The Military & Motorcycles revisited

I have written before about the close connection between veterans, military personnel, veterans support activities, and motorcycles. I'm constantly reminded and amazed at how much motorcycling is part of the lifestyle of so many veterans, and interconnected with the various celebratory events, by which support for active and former military personnel is shown. It's as if the motorcycle provides a reason and the mechanism and means for a lot of people to celebrate past and present military personnel and the underlying reasons for the military in the first place; the opportunity to live our lives here in the manner we want, and in a way that brings us happiness. These two-wheeled machines bring happiness to several million people in the country, so why not use something that already brings good times and happiness as a celebratory medium?

It just wouldn't be the same to have a parade in which several hundred cars travel down the road. On a hot day the car windows would be up, air conditioners running at max, and the parade in reality would be several hundred individual pods, with no interaction between them and the outside world, generating no excitement and little expression of celebration. Replace those several hundred cars with motorcycles and everything is different. The bikes aren't self-contained pods filled with self-oriented individuals, rather both the machines and their riders are open to the world and actively involved. In a very real sense the machine is an active participant as much so as the rider. Riders aren't enclosed behind walls of metal and glass, they're in the open with direct contact with other riders and the public. The quiet hum of a modern car is replaced by the powerful and visceral rumble of motorcycle engines. The disconnected, unexciting line of cars is replaced with a raucous, energetic, emotionally charged and exciting parade of people and machines there for all to see, hear, and interact with.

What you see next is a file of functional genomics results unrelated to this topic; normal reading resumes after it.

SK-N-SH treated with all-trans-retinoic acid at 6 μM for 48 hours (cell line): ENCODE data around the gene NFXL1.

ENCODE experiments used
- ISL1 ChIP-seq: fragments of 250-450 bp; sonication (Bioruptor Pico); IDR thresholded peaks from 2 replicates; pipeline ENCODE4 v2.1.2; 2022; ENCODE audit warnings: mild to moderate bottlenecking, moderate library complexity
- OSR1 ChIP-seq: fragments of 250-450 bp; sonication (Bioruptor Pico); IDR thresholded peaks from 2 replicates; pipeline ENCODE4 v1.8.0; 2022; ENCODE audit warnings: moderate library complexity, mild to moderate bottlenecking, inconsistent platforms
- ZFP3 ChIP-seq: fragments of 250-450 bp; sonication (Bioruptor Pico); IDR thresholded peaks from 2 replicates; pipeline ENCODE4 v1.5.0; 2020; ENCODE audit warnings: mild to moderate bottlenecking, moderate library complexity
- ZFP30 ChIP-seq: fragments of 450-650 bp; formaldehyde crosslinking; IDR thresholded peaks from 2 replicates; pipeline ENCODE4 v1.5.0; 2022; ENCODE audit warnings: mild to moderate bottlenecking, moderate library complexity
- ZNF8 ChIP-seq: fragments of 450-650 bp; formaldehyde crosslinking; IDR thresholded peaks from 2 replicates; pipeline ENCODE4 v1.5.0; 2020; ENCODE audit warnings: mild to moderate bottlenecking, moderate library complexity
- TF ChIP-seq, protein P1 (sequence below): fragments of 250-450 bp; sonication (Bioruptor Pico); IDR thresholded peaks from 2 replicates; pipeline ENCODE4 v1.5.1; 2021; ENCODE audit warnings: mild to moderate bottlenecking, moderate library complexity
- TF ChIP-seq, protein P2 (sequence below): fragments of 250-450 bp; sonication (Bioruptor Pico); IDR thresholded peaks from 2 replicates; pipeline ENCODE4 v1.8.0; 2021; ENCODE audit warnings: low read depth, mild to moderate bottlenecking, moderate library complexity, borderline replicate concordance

And of course motorcycles have long been used to establish a sense of dignity and power in funeral parades, from presidents to privates. Dozens of families have requested the presence of the Patriot Guard Riders to serve not only as flag bearers at the funeral service, but to provide the powerful statement that a procession of bikes makes on that final journey to the cemetery. I've often thought that even the subdued noise and power of motorcycles in a funeral procession represent a mocking of the totality and quietness of death. The machines themselves and those who ride and enjoy them are proof that life and its accompanying joyful activities and sounds of life will go on.
Like them or not, the fact remains that for most people the sight and sound of a motorcycle causes stirrings in a person's heart and soul that a Honda Civic can never hope to achieve.